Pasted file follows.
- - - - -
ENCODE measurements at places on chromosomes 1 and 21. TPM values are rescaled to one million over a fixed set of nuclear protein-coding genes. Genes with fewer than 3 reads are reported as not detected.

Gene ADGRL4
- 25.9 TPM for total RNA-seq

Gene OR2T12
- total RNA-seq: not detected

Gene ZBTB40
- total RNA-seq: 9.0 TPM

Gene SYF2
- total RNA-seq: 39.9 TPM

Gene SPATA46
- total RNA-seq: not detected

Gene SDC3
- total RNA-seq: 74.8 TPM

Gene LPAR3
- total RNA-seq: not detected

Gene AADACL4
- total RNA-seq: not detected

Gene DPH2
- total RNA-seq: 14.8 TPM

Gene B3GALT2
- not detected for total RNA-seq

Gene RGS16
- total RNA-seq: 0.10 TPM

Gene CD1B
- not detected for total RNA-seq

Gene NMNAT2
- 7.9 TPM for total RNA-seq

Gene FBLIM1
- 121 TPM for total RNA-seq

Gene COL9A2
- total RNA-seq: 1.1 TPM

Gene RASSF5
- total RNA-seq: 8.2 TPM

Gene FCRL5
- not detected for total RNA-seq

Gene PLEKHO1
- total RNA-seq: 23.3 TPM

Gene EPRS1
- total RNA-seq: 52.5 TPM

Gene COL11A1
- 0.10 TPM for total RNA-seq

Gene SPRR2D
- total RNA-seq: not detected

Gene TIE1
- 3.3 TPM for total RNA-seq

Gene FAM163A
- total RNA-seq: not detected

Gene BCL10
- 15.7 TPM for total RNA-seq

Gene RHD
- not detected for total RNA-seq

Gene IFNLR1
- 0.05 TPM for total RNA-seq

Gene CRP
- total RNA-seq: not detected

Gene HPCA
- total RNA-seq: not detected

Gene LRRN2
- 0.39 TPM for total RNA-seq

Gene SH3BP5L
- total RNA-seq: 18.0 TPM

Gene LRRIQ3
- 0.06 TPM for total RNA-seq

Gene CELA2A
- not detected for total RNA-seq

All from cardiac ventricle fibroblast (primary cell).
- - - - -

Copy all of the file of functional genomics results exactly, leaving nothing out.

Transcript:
ENCODE measurements at places on chromosomes 1 and 21. TPM values are rescaled to one million over a fixed set of nuclear protein-coding genes. Genes with fewer than 3 reads are reported as not detected.

Gene ADGRL4
- 25.9 TPM for total RNA-seq

Gene OR2T12
- total RNA-seq: not detected

Gene ZBTB40
- total RNA-seq: 9.0 TPM

Gene SYF2
- total RNA-seq: 39.9 TPM

Gene SPATA46
- total RNA-seq: not detected

Gene SDC3
- total RNA-seq: 74.8 TPM

Gene LPAR3
- total RNA-seq: not detected

Gene AADACL4
- total RNA-seq: not detected

Gene DPH2
- total RNA-seq: 14.8 TPM

Gene B3GALT2
- not detected for total RNA-seq

Gene RGS16
- total RNA-seq: 0.10 TPM

Gene CD1B
- not detected for total RNA-seq

Gene NMNAT2
- 7.9 TPM for total RNA-seq

Gene FBLIM1
- 121 TPM for total RNA-seq

Gene COL9A2
- total RNA-seq: 1.1 TPM

Gene RASSF5
- total RNA-seq: 8.2 TPM

Gene FCRL5
- not detected for total RNA-seq

Gene PLEKHO1
- total RNA-seq: 23.3 TPM

Gene EPRS1
- total RNA-seq: 52.5 TPM

Gene COL11A1
- 0.10 TPM for total RNA-seq

Gene SPRR2D
- total RNA-seq: not detected

Gene TIE1
- 3.3 TPM for total RNA-seq

Gene FAM163A
- total RNA-seq: not detected

Gene BCL10
- 15.7 TPM for total RNA-seq

Gene RHD
- not detected for total RNA-seq

Gene IFNLR1
- 0.05 TPM for total RNA-seq

Gene CRP
- total RNA-seq: not detected

Gene HPCA
- total RNA-seq: not detected

Gene LRRN2
- 0.39 TPM for total RNA-seq

Gene SH3BP5L
- total RNA-seq: 18.0 TPM

Gene LRRIQ3
- 0.06 TPM for total RNA-seq

Gene CELA2A
- not detected for total RNA-seq

All from cardiac ventricle fibroblast (primary cell).